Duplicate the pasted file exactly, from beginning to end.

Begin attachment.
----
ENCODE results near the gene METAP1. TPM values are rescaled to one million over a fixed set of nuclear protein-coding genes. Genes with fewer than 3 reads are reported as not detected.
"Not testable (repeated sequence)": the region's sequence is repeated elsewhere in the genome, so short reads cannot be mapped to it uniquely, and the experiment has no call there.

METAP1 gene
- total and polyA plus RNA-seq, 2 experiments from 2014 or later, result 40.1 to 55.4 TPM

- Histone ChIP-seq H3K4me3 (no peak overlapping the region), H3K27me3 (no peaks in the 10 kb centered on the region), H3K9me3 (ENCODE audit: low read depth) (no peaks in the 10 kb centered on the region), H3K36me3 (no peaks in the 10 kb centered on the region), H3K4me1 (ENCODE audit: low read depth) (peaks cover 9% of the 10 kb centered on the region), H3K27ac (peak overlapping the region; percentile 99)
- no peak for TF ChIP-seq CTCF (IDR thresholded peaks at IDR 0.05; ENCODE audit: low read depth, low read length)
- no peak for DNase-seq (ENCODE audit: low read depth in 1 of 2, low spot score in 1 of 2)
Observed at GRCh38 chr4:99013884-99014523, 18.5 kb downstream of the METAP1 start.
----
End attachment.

ENCODE results near the gene METAP1. TPM values are rescaled to one million over a fixed set of nuclear protein-coding genes. Genes with fewer than 3 reads are reported as not detected.
"Not testable (repeated sequence)": the region's sequence is repeated elsewhere in the genome, so short reads cannot be mapped to it uniquely, and the experiment has no call there.

METAP1 gene
- total and polyA plus RNA-seq, 2 experiments from 2014 or later, result 40.1 to 55.4 TPM

- Histone ChIP-seq H3K4me3 (no peak overlapping the region), H3K27me3 (no peaks in the 10 kb centered on the region), H3K9me3 (ENCODE audit: low read depth) (no peaks in the 10 kb centered on the region), H3K36me3 (no peaks in the 10 kb centered on the region), H3K4me1 (ENCODE audit: low read depth) (peaks cover 9% of the 10 kb centered on the region), H3K27ac (peak overlapping the region; percentile 99)
- no peak for TF ChIP-seq CTCF (IDR thresholded peaks at IDR 0.05; ENCODE audit: low read depth, low read length)
- no peak for DNase-seq (ENCODE audit: low read depth in 1 of 2, low spot score in 1 of 2)
Observed at GRCh38 chr4:99013884-99014523, 18.5 kb downstream of the METAP1 start.